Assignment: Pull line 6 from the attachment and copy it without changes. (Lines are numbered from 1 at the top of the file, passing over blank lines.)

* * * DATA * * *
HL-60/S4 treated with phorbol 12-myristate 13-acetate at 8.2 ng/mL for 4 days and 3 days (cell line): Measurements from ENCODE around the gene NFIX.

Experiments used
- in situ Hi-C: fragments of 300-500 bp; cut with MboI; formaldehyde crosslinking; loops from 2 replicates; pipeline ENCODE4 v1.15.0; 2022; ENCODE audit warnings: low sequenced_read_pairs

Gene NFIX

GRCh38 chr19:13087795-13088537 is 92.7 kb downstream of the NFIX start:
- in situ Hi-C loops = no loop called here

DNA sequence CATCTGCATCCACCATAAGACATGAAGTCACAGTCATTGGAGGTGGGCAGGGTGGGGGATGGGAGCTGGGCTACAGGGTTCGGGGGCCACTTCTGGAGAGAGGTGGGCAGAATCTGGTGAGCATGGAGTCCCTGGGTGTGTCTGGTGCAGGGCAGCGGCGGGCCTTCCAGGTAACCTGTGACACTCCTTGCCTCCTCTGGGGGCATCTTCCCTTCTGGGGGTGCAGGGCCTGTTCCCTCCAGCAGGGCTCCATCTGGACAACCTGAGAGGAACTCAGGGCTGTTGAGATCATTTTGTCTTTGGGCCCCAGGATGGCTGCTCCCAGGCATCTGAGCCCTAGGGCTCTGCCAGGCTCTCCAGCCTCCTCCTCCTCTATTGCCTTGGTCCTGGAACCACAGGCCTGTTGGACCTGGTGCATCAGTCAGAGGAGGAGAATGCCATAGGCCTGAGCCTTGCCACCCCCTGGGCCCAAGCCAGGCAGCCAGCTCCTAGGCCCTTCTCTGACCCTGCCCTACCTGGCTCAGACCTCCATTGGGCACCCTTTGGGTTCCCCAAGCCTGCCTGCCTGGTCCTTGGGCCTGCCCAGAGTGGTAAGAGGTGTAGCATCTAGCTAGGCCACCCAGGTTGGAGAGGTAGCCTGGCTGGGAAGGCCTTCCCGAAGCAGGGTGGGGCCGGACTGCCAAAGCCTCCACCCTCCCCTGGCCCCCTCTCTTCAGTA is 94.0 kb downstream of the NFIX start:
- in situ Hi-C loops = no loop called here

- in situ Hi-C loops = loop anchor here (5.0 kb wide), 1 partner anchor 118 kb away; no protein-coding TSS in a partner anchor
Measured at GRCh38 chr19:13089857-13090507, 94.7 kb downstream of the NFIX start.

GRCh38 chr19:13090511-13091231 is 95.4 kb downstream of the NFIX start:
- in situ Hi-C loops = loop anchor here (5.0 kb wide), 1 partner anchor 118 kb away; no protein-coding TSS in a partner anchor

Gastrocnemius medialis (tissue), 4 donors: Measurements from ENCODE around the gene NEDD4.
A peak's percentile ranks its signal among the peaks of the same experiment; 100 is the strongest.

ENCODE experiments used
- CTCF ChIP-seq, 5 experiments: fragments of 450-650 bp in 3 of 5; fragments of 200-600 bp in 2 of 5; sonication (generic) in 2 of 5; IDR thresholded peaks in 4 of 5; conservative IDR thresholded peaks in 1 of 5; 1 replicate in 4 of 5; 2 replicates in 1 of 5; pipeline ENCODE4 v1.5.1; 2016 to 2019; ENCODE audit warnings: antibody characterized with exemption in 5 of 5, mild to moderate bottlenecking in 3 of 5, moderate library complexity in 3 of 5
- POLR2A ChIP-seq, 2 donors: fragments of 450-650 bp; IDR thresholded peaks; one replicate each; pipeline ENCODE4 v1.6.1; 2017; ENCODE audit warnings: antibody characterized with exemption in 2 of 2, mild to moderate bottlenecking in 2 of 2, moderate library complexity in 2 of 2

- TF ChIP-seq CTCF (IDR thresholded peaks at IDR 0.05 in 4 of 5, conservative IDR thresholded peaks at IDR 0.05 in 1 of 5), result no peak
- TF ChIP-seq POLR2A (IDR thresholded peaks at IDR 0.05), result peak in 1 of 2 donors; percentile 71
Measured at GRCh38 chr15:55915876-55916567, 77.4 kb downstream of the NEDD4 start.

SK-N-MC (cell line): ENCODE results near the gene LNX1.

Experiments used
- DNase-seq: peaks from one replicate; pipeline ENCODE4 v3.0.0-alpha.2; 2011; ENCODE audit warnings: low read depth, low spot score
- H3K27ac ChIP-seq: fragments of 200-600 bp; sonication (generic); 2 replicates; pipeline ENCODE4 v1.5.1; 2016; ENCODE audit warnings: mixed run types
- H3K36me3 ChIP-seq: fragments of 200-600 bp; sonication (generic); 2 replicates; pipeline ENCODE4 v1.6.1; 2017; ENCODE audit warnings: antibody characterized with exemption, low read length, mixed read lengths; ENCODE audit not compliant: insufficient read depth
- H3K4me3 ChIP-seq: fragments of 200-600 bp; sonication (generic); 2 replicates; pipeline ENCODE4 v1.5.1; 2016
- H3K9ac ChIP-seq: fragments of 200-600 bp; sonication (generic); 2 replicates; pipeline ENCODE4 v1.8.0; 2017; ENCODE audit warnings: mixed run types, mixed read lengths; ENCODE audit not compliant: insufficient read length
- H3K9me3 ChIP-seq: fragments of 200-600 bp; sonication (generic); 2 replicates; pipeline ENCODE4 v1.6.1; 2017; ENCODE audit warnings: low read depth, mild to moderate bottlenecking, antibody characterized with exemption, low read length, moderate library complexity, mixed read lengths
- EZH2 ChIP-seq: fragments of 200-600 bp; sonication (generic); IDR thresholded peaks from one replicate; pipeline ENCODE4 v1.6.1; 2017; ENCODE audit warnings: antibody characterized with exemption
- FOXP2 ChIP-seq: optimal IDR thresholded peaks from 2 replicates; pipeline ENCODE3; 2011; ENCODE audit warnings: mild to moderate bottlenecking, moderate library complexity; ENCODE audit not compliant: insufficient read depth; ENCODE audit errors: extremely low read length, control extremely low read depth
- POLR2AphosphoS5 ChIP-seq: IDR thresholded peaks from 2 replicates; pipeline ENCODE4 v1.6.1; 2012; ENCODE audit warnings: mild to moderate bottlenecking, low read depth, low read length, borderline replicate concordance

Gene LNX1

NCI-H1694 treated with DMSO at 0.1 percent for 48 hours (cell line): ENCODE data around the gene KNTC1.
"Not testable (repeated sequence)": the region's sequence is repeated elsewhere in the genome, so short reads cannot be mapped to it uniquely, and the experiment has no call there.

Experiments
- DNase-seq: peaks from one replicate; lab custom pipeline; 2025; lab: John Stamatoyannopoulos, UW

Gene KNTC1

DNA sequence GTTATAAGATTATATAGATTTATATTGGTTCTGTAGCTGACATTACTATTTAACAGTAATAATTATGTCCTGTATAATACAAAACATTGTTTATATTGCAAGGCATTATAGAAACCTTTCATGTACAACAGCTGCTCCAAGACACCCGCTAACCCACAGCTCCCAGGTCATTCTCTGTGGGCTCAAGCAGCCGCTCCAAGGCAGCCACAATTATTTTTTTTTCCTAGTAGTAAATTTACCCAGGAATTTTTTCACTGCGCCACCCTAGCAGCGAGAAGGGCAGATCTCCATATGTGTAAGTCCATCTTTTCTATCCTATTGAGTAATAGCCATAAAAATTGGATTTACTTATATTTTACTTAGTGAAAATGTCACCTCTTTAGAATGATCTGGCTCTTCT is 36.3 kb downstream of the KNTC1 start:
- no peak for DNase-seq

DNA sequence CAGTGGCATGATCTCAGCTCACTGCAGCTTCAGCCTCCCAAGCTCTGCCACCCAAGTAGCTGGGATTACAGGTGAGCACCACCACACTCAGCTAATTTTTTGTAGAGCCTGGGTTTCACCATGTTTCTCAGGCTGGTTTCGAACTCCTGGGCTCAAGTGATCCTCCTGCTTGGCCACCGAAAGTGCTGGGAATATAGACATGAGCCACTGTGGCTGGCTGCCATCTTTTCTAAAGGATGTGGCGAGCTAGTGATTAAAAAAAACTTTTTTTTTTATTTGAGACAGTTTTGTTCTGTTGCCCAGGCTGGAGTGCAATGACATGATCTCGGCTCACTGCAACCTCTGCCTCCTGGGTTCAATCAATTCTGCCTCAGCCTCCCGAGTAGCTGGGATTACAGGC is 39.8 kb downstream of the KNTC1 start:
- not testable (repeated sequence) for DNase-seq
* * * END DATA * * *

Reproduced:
- in situ Hi-C loops = no loop called here